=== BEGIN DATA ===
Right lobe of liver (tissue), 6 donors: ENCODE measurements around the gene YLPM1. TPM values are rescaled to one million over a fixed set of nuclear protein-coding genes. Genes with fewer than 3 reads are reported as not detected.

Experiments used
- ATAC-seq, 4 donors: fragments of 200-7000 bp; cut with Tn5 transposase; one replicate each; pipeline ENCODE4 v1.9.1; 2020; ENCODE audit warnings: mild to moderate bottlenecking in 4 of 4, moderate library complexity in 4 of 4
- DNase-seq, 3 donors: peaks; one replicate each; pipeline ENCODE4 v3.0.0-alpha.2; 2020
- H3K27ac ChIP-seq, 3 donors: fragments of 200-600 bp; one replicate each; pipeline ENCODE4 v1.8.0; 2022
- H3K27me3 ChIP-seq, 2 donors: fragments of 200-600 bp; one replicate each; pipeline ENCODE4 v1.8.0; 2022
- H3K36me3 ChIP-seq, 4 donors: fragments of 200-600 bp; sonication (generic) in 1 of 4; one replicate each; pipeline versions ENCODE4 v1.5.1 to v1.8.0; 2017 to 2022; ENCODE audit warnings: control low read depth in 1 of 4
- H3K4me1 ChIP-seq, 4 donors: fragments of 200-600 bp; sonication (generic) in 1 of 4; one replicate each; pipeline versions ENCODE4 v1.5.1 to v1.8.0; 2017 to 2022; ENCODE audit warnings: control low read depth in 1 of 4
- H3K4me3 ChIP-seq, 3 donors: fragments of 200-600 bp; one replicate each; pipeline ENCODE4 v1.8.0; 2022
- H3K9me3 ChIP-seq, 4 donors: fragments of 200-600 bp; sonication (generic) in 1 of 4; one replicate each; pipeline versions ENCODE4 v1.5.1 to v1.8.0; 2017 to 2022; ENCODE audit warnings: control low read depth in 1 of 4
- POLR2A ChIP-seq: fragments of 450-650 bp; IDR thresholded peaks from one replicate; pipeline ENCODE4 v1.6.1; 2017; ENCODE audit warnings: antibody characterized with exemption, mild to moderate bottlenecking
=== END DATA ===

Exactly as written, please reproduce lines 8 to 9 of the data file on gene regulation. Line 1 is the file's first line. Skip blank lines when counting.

- H3K4me1 ChIP-seq, 4 donors: fragments of 200-600 bp; sonication (generic) in 1 of 4; one replicate each; pipeline versions ENCODE4 v1.5.1 to v1.8.0; 2017 to 2022; ENCODE audit warnings: control low read depth in 1 of 4
- H3K4me3 ChIP-seq, 3 donors: fragments of 200-600 bp; one replicate each; pipeline ENCODE4 v1.8.0; 2022